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Ann O’Delia Diss Debar Was A Gilded Age Grifter With A Jaw-Dropping Story

Samantha Henman

Editha Lola Montez. Madame Messant. Swami Viva Ananada. These are just a few of the names that a woman we now refer to as Ann O’Delia Diss Debar went by. In fact, we don’t even really know what name she was born with. Why all the pseudonyms? Well, Miss Debar was one of the most fascinating criminals of the 20th century. In fact, no less a figure than Harry Houdini once called her “one of the most extraordinary fake mediums and mystery swindlers the world has ever known.” So, what exploits earned her such a wild characterization? Let’s dive into her story…


The Born Liar

Ann O’Delia Diss Debar didn’t just become a con woman as a victim of circumstance. By all accounts, she was a born trickster and a compulsive liar who bent the truth to get her way even as a child. Of course, these accounts come from a family she refused to acknowledge. For years, Debar claimed to be the illegitimate love child of King Ludwig of Bavaria and his lover, a dancer named Lola Montez. However, this glamorous tale couldn’t be farther from the truth.

While no specific records of her birth exist, it’s much more likely that she was Editha Salomen, a Kentucky-born daughter of an inventor and his wife. In an already-troubled family, she was undoubtedly the black sheep. She did everything she could, no matter the cost, to live her life the way she wanted, including lying, cheating, and abusing those closest to her—and this was just a dark preview of what was to come.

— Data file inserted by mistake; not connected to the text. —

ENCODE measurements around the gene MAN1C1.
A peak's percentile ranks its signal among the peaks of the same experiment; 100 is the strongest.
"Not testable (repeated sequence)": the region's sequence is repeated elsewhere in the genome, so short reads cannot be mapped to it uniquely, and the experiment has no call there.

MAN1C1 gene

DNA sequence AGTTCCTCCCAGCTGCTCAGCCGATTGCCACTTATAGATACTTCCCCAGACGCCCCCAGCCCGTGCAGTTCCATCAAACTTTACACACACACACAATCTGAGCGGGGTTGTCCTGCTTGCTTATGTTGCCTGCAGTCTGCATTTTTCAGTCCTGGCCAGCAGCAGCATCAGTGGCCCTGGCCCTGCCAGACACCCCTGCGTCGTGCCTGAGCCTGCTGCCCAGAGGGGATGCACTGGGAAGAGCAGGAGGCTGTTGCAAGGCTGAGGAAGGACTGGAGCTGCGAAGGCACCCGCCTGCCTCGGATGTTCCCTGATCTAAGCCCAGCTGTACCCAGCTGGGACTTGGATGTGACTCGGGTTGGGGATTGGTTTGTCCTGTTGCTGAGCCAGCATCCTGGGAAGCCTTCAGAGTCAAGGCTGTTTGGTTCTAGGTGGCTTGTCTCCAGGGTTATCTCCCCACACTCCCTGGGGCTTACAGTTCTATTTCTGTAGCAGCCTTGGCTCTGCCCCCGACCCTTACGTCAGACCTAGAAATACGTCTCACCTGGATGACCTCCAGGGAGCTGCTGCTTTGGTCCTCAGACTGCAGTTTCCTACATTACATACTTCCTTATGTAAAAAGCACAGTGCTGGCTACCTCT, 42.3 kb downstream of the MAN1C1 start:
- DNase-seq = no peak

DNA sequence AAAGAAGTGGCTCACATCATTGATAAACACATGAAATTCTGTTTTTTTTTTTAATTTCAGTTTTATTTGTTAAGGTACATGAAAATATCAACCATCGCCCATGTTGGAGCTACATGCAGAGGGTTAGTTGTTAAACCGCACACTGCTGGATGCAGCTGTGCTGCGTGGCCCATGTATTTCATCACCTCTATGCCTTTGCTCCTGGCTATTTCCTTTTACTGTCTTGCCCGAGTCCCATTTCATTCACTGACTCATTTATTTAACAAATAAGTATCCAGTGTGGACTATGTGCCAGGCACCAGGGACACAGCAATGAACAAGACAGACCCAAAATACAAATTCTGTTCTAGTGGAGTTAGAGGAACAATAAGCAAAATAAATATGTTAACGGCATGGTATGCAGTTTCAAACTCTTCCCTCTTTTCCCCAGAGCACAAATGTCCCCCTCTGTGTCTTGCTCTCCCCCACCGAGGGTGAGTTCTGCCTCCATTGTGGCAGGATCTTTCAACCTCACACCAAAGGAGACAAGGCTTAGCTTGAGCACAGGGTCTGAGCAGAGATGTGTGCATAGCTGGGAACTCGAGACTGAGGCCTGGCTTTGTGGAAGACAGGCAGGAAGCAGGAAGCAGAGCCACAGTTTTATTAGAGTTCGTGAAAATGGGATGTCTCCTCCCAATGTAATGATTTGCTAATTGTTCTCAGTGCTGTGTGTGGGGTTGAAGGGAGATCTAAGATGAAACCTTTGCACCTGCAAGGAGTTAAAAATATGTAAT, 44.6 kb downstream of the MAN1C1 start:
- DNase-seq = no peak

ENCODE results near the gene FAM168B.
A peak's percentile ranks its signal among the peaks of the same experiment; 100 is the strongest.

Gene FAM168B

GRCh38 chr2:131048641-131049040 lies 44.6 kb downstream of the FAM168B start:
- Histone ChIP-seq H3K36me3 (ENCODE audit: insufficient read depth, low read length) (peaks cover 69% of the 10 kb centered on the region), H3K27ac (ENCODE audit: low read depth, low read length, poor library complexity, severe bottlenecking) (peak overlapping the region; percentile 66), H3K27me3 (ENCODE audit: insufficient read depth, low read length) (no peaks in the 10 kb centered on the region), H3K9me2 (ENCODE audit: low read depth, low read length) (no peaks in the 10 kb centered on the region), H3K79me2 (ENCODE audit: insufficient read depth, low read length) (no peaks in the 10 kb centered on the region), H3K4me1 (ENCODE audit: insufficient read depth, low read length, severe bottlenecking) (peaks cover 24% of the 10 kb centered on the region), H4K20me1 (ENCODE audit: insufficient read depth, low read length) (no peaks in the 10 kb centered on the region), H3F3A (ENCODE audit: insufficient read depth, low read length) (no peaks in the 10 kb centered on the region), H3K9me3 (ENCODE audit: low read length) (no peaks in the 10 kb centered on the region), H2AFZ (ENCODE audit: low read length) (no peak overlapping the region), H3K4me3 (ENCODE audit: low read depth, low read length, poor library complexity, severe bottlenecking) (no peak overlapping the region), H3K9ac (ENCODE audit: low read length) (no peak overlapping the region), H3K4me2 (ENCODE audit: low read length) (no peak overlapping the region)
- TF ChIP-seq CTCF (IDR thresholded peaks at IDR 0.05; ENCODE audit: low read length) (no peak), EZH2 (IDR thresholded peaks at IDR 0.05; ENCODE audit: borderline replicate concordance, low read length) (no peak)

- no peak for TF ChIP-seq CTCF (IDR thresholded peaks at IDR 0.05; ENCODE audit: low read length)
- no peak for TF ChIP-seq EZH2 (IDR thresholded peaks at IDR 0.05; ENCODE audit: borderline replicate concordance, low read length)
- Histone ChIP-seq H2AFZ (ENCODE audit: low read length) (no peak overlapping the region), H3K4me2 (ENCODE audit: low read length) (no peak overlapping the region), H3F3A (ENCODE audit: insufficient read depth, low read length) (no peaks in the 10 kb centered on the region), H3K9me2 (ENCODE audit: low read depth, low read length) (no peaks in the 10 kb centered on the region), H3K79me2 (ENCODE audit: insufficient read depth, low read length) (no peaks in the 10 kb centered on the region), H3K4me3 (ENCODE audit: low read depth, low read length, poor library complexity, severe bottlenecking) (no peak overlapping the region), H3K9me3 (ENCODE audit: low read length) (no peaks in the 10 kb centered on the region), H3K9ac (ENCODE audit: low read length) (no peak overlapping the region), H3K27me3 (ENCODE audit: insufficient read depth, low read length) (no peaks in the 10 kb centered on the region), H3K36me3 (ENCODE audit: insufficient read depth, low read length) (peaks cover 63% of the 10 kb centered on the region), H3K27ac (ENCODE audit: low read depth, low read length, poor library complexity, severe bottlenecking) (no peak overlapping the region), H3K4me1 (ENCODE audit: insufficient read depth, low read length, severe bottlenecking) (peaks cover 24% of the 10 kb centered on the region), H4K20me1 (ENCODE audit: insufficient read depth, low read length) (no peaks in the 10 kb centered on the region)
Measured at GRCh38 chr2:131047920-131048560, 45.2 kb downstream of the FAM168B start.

The Princess

Debar’s family had clearly had enough of her, so she moved out and on by performing bush-league scams in order to avoid paying landlords and creditors. Whenever they or the law would catch up with her, she’d put on a grand performance to escape their wrath—usually by pretending she had tuberculosis. This life wasn’t quite enough for Debar, so that’s when she invented the story about being the daughter of King Ludwig and Lola Montez, taking on the name Editha Lola Montez…very creative.

Lola Montez

Debar saw some success on the lecture circuit, telling a fantastical story of being spirited away after birth and raised in a convent. She would supplement this by charming men out of their money with her story, and it was all working out—at first. When she made it to New York City, she pulled her same old tricks, but this time, they got her in some serious trouble. She found her way out of it by cooking up an elaborate plot that involved stabbing a medical student. Even though it was pre-planned, in the frenzy that followed, doctors diagnosed her as insane…thereby giving her an out for all the havoc she’d wrought.

The Housewife